In the past, we either broke or announced multiple high-level arrivals into GlobalFoundries. This article is the first one announcing a departure of one of key figures in the industry.

Originally, we thought that Ian McNaughton was a member of the brain drain that happened after AMD spun off GlobalFoundries, but in turn – Ian decided to throw in the towel and start dedicating more of his life to the family. Given the amount of moves Ian and his great kids did in the past seven years, one must come to a logical conclusion that the time has come to set some roots.

Ian McNaughton Announces Departure from the Industry on Facebook

Ian McNaughton Announces Departure from the Industry on Facebook

I’ve met Ian long-long time ago, during Abit’s ACON5 event in June of 2005 in Xian, China. Given the quality of food, together we were queuing up in local Starbuckses, McDonald’s and KFC – which are a must if you’re allergic to food cooked on fat [like myself]. Ian was always a big enthusiast and gaming evangelist, which were the roles he had at then ATI Technologies, and later in Advanced Micro Devices [Ian left for AMD after that event and worked inside AMD on gaming strategy which resulted in taking over ATI Technologies - after the NVIDIA-AMD merger negotiations crashed'n'burned in August 2005].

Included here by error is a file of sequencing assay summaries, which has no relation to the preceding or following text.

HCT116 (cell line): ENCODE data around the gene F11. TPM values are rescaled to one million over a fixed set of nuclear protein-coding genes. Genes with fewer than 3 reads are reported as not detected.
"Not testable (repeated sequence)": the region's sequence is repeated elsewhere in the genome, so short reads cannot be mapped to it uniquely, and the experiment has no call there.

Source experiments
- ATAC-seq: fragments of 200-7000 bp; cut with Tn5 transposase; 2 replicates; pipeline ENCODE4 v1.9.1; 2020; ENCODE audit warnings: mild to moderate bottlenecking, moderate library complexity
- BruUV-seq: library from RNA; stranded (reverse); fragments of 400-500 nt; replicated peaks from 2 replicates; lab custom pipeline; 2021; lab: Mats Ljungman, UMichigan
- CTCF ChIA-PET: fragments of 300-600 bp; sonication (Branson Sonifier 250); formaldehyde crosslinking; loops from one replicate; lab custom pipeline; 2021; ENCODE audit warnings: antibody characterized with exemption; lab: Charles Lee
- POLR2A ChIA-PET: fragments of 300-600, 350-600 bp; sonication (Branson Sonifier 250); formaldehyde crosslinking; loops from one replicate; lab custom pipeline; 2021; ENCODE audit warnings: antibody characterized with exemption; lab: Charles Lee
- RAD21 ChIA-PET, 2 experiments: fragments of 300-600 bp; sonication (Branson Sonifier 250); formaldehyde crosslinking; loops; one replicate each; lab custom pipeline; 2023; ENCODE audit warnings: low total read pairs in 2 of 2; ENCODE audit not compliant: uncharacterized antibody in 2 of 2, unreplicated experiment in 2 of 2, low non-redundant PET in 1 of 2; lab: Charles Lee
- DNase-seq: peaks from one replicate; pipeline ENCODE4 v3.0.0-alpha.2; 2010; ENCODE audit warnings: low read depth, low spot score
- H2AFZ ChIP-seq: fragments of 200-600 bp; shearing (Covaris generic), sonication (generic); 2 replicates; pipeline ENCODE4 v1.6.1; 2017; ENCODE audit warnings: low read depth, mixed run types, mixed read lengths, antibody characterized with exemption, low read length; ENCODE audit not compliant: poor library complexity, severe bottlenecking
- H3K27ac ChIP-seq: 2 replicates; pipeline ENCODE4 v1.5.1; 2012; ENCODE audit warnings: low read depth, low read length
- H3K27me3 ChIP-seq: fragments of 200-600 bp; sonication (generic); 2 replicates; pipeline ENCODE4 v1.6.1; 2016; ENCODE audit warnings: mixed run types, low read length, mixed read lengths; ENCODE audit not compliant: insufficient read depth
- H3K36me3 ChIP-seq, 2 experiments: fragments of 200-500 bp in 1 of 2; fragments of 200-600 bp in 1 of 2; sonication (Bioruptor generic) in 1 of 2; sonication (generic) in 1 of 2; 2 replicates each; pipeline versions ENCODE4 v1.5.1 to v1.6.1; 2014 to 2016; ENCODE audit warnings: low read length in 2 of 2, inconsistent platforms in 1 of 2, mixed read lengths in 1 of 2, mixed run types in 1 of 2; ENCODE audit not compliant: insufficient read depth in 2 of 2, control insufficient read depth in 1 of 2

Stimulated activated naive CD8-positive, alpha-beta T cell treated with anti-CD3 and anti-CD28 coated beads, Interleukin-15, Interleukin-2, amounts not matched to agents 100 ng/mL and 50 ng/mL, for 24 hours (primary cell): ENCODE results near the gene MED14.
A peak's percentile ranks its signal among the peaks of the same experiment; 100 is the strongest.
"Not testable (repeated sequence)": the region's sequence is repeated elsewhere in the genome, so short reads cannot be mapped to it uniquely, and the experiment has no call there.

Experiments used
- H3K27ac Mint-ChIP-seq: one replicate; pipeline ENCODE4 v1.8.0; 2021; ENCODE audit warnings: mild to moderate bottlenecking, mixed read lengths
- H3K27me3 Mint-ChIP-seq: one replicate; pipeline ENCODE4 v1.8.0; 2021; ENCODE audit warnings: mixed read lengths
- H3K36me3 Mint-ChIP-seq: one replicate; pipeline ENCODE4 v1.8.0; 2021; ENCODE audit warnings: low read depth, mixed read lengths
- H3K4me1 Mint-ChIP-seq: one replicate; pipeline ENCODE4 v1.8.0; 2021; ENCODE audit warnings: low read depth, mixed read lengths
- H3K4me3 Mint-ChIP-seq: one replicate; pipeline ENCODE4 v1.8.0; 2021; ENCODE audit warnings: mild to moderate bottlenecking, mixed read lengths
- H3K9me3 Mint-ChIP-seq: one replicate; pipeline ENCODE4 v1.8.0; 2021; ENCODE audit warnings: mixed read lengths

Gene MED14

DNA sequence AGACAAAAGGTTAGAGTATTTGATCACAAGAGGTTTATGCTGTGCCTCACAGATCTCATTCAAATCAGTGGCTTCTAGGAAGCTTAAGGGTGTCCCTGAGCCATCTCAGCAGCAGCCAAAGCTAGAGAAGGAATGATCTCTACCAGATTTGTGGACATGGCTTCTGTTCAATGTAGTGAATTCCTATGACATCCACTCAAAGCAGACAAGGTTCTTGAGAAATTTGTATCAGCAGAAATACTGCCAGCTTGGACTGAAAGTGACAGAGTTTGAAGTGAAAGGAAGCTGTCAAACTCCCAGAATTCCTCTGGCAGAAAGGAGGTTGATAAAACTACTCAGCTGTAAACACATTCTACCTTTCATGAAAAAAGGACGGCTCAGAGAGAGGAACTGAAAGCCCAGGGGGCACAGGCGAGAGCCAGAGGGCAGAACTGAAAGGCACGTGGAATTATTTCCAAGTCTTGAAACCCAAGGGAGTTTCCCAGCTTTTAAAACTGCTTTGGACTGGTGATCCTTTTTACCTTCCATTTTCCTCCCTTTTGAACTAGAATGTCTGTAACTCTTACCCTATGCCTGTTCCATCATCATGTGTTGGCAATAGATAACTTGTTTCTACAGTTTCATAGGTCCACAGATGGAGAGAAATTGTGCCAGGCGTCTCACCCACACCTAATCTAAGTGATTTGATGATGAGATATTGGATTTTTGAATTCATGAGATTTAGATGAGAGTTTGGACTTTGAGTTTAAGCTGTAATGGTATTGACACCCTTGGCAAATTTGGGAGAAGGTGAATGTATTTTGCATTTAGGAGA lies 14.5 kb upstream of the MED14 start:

In case you might not know, Ian was a key instrument in delivering many of gaming technologies to the market, even though his official titles could lead to a different conclusion. However, Ian was a key member of a rat pack lead by Chris Hook, Jon Carvill, Godfrey Chang and Terry Makedon, which significantly influenced ATI and AMD, causing a lot of long faces among AMD "9-5" oldtimers.

Be that as it may, Jon Carvill, Jason Gorss and Ian McNaughton lead GlobalFoundries charge in the world of mainstream media and customers, while Captain Hook, Godfrey and now Terry are shifting AMD inside-out to merge a conventional CPU with their creative GPU and create an APU.

However, don’t discount Ian yet? his primary target now is to stay at home and I have a sneaky suspicion that the world of technology hasn’t parted its ways with one of its truthful, "to the bone" enthusiasts.